As in the current treaty, gains resulting from the disposal of holdings of at least 25 percent in the capital of a Chinese company are taxable in China. However, in the new treaty, China gains a broader right to tax: the assessment of the 25 percent threshold is both direct and indirect, which will broaden China’s possibilities to claim capital gains tax. Moreover, it is sufficient to have held at least 25 percent of the capital of the company sold at any time during the 12 months preceding the sale.

In China, capital gains on the sale of securities by non-residents are taxed at a rate of 10 percent. The agreement provides for a tax credit equal to the French tax on capital gains, which is in principle equivalent to an exemption in France. This clause is typical, as in general, the tax credit is equal to the foreign tax. Recently, China’s State Taxation Administration announced a new policy concerning foreign income taxes that also underpins how foreign tax credits are calculated.

Read more about it on our recent post about Foreign Income Tax Policy for Resident Taxpayers in China

The fight against abuses

There is, however, a significant change that will affect the profitability of financing operations in particular, since the new agreement eliminates the mechanism of fictitious tax credits. These credits relate to dividends, interest, and royalties that were increased to up to 20 percent. The new tax treaty eliminates them purely and simply by providing that the amount of tax paid in China that gives rise to a tax credit corresponds to the effective and definitive tax borne in China on the income concerned.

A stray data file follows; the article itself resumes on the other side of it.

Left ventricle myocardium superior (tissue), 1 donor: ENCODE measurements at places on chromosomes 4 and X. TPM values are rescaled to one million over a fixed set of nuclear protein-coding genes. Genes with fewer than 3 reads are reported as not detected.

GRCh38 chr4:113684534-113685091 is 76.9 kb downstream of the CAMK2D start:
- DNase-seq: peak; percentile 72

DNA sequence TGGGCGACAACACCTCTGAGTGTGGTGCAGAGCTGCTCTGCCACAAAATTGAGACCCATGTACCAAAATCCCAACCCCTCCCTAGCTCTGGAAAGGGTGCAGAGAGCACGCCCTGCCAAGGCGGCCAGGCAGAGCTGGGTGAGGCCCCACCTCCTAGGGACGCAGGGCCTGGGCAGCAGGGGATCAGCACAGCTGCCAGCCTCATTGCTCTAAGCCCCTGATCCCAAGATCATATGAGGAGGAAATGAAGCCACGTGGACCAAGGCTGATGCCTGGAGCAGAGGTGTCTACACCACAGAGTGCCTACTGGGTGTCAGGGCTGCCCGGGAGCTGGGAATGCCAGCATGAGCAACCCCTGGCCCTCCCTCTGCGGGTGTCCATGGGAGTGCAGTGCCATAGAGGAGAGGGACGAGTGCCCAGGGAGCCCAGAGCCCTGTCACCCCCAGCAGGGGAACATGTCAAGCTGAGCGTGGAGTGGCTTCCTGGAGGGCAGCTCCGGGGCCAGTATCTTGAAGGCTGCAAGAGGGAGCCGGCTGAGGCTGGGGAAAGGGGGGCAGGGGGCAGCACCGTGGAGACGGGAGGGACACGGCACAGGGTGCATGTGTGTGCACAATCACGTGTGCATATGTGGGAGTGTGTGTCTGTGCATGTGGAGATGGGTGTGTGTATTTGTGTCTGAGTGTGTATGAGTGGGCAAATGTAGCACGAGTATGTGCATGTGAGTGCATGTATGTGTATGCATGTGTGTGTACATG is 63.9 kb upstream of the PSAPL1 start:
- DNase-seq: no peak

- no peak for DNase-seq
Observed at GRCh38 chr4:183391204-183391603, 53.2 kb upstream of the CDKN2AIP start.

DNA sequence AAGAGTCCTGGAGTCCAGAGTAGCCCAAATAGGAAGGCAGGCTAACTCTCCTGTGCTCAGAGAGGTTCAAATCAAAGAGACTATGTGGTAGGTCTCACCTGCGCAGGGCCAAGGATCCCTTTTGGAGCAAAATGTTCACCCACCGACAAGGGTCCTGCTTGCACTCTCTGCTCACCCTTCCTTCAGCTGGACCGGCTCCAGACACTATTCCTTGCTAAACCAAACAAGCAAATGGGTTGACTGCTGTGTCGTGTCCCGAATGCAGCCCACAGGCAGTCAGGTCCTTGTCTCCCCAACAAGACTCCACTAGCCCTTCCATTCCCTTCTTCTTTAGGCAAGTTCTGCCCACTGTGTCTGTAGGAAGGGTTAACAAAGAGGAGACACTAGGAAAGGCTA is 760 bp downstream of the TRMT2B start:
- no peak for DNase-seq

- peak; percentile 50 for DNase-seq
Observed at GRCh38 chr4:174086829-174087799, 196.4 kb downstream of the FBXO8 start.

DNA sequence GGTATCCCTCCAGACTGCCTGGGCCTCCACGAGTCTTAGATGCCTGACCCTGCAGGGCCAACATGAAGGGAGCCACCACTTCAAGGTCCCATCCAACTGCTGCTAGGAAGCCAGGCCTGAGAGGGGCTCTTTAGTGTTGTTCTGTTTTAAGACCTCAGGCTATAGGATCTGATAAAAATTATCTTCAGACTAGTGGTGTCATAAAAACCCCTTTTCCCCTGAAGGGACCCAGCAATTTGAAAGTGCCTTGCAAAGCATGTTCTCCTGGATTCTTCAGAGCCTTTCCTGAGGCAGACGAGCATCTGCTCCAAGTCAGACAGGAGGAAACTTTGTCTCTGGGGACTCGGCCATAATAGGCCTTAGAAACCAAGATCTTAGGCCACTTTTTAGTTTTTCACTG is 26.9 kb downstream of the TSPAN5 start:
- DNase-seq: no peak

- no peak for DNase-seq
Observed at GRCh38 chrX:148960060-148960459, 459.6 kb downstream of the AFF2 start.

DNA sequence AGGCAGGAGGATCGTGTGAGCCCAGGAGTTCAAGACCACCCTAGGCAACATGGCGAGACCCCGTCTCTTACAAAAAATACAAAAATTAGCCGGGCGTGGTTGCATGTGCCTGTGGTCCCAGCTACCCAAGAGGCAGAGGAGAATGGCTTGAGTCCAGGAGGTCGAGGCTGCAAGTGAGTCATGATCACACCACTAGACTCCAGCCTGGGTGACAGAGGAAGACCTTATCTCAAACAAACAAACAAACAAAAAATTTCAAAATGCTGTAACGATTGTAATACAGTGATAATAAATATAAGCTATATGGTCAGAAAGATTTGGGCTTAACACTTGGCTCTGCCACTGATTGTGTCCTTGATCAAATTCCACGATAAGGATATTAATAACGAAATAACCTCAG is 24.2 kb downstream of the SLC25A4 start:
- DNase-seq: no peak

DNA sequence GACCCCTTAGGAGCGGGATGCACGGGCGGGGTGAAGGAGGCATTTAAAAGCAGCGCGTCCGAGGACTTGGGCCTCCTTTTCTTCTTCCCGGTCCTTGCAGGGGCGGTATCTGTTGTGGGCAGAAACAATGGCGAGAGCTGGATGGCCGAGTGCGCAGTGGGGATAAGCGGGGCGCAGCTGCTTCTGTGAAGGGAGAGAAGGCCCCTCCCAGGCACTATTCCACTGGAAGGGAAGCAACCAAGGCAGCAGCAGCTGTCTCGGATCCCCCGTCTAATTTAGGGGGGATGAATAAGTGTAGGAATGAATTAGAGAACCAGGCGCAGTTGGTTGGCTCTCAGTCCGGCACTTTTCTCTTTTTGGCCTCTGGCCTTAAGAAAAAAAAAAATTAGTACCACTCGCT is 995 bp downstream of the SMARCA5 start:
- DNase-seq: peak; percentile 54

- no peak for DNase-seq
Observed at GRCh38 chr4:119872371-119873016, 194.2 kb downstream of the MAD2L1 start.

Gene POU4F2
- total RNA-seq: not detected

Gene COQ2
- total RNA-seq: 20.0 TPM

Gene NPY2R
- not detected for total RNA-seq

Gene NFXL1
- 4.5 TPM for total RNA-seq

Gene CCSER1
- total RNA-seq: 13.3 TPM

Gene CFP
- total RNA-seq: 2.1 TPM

Article 24 of the new treaty aims at limiting the benefits of the treaty including the exemption or reduction of withholding tax). The limit applies in cases where the main purpose of the transactions is to benefit from the tax treaty contrary to the purpose and reason of the provisions.

Check out COVID-19 related news on our COVID-19 Policy Briefings.

If you want to know more about doing business in China during the coronavirus outbreak, contact our team for consultation and assistance. Follow us on social media to get the latest news!

Our experienced team has the necessary expertise and the know-how to support you with your business – have a look at the services we offer.

Follow us on social media to receive the latest updates:

sj grand wecaht mini program

See how much salary you receive after tax and check your company value without leaving WeChat!
Also, our Mini Program can estimate the salary in your industry, for your experience level and position. A huge help for salary negotiations!
Scan the QR code now to use our free calculators!

Author: Yann Barbelivien

Leave a Reply